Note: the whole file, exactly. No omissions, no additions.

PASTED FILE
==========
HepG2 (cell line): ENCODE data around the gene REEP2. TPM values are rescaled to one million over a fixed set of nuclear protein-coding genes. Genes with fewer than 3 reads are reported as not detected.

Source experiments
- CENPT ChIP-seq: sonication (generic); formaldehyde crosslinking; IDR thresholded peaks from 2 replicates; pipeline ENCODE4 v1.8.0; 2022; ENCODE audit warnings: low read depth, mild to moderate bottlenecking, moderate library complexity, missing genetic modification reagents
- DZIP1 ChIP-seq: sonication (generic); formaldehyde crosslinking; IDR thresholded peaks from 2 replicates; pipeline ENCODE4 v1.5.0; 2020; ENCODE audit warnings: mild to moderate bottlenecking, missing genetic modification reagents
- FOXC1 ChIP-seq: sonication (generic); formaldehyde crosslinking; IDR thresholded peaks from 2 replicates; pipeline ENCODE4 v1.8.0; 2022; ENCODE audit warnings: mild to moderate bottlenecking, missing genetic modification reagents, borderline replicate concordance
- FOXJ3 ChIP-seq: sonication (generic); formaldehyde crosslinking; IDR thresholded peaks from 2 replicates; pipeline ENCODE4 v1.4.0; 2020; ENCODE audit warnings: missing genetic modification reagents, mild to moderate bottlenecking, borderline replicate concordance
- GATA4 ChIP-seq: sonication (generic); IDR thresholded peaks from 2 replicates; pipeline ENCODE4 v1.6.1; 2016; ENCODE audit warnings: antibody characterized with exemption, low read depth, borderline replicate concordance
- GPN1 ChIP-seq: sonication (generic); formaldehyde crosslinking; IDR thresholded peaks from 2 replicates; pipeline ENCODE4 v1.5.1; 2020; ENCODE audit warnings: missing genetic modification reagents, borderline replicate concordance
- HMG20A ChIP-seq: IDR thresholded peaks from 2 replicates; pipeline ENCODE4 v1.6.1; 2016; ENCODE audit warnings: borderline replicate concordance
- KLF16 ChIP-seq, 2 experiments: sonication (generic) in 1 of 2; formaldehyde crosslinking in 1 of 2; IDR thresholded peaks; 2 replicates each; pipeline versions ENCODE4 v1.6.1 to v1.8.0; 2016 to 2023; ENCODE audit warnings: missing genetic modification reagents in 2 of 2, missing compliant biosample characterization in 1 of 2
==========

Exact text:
HepG2 (cell line): ENCODE data around the gene REEP2. TPM values are rescaled to one million over a fixed set of nuclear protein-coding genes. Genes with fewer than 3 reads are reported as not detected.

Source experiments
- CENPT ChIP-seq: sonication (generic); formaldehyde crosslinking; IDR thresholded peaks from 2 replicates; pipeline ENCODE4 v1.8.0; 2022; ENCODE audit warnings: low read depth, mild to moderate bottlenecking, moderate library complexity, missing genetic modification reagents
- DZIP1 ChIP-seq: sonication (generic); formaldehyde crosslinking; IDR thresholded peaks from 2 replicates; pipeline ENCODE4 v1.5.0; 2020; ENCODE audit warnings: mild to moderate bottlenecking, missing genetic modification reagents
- FOXC1 ChIP-seq: sonication (generic); formaldehyde crosslinking; IDR thresholded peaks from 2 replicates; pipeline ENCODE4 v1.8.0; 2022; ENCODE audit warnings: mild to moderate bottlenecking, missing genetic modification reagents, borderline replicate concordance
- FOXJ3 ChIP-seq: sonication (generic); formaldehyde crosslinking; IDR thresholded peaks from 2 replicates; pipeline ENCODE4 v1.4.0; 2020; ENCODE audit warnings: missing genetic modification reagents, mild to moderate bottlenecking, borderline replicate concordance
- GATA4 ChIP-seq: sonication (generic); IDR thresholded peaks from 2 replicates; pipeline ENCODE4 v1.6.1; 2016; ENCODE audit warnings: antibody characterized with exemption, low read depth, borderline replicate concordance
- GPN1 ChIP-seq: sonication (generic); formaldehyde crosslinking; IDR thresholded peaks from 2 replicates; pipeline ENCODE4 v1.5.1; 2020; ENCODE audit warnings: missing genetic modification reagents, borderline replicate concordance
- HMG20A ChIP-seq: IDR thresholded peaks from 2 replicates; pipeline ENCODE4 v1.6.1; 2016; ENCODE audit warnings: borderline replicate concordance
- KLF16 ChIP-seq, 2 experiments: sonication (generic) in 1 of 2; formaldehyde crosslinking in 1 of 2; IDR thresholded peaks; 2 replicates each; pipeline versions ENCODE4 v1.6.1 to v1.8.0; 2016 to 2023; ENCODE audit warnings: missing genetic modification reagents in 2 of 2, missing compliant biosample characterization in 1 of 2